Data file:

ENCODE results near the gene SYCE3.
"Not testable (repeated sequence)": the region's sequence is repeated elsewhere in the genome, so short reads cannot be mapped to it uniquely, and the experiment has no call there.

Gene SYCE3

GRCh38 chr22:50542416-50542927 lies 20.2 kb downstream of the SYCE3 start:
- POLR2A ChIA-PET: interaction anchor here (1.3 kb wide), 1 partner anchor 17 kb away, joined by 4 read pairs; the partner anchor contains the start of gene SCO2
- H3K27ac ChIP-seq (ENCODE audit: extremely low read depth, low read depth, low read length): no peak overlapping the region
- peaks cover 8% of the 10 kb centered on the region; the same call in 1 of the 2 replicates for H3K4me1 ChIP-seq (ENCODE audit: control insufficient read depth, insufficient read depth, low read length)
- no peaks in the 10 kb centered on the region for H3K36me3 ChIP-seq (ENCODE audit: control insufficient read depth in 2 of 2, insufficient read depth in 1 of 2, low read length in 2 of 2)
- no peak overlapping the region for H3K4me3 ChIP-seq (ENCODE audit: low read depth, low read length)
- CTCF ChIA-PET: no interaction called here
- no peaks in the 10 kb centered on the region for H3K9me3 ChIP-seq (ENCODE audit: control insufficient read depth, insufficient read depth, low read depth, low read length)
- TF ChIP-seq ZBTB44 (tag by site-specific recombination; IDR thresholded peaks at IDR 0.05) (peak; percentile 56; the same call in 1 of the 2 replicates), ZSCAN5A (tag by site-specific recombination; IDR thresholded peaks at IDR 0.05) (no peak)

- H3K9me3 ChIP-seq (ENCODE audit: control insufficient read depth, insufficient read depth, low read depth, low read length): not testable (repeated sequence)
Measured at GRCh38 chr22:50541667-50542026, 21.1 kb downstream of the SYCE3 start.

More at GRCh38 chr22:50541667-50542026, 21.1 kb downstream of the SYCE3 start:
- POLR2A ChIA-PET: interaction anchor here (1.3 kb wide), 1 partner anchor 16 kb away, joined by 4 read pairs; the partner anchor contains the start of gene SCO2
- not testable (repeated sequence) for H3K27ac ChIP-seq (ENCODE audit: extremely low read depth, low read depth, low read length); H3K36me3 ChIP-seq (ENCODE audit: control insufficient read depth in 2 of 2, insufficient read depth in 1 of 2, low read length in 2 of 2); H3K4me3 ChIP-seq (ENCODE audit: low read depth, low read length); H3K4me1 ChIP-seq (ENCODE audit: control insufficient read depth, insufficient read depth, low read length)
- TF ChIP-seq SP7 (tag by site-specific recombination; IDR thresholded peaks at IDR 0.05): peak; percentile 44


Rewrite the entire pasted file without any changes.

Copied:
ENCODE results near the gene SYCE3.
"Not testable (repeated sequence)": the region's sequence is repeated elsewhere in the genome, so short reads cannot be mapped to it uniquely, and the experiment has no call there.

Gene SYCE3

GRCh38 chr22:50542416-50542927 lies 20.2 kb downstream of the SYCE3 start:
- POLR2A ChIA-PET: interaction anchor here (1.3 kb wide), 1 partner anchor 17 kb away, joined by 4 read pairs; the partner anchor contains the start of gene SCO2
- H3K27ac ChIP-seq (ENCODE audit: extremely low read depth, low read depth, low read length): no peak overlapping the region
- peaks cover 8% of the 10 kb centered on the region; the same call in 1 of the 2 replicates for H3K4me1 ChIP-seq (ENCODE audit: control insufficient read depth, insufficient read depth, low read length)
- no peaks in the 10 kb centered on the region for H3K36me3 ChIP-seq (ENCODE audit: control insufficient read depth in 2 of 2, insufficient read depth in 1 of 2, low read length in 2 of 2)
- no peak overlapping the region for H3K4me3 ChIP-seq (ENCODE audit: low read depth, low read length)
- CTCF ChIA-PET: no interaction called here
- no peaks in the 10 kb centered on the region for H3K9me3 ChIP-seq (ENCODE audit: control insufficient read depth, insufficient read depth, low read depth, low read length)
- TF ChIP-seq ZBTB44 (tag by site-specific recombination; IDR thresholded peaks at IDR 0.05) (peak; percentile 56; the same call in 1 of the 2 replicates), ZSCAN5A (tag by site-specific recombination; IDR thresholded peaks at IDR 0.05) (no peak)

- H3K9me3 ChIP-seq (ENCODE audit: control insufficient read depth, insufficient read depth, low read depth, low read length): not testable (repeated sequence)
Measured at GRCh38 chr22:50541667-50542026, 21.1 kb downstream of the SYCE3 start.

More at GRCh38 chr22:50541667-50542026, 21.1 kb downstream of the SYCE3 start:
- POLR2A ChIA-PET: interaction anchor here (1.3 kb wide), 1 partner anchor 16 kb away, joined by 4 read pairs; the partner anchor contains the start of gene SCO2
- not testable (repeated sequence) for H3K27ac ChIP-seq (ENCODE audit: extremely low read depth, low read depth, low read length); H3K36me3 ChIP-seq (ENCODE audit: control insufficient read depth in 2 of 2, insufficient read depth in 1 of 2, low read length in 2 of 2); H3K4me3 ChIP-seq (ENCODE audit: low read depth, low read length); H3K4me1 ChIP-seq (ENCODE audit: control insufficient read depth, insufficient read depth, low read length)
- TF ChIP-seq SP7 (tag by site-specific recombination; IDR thresholded peaks at IDR 0.05): peak; percentile 44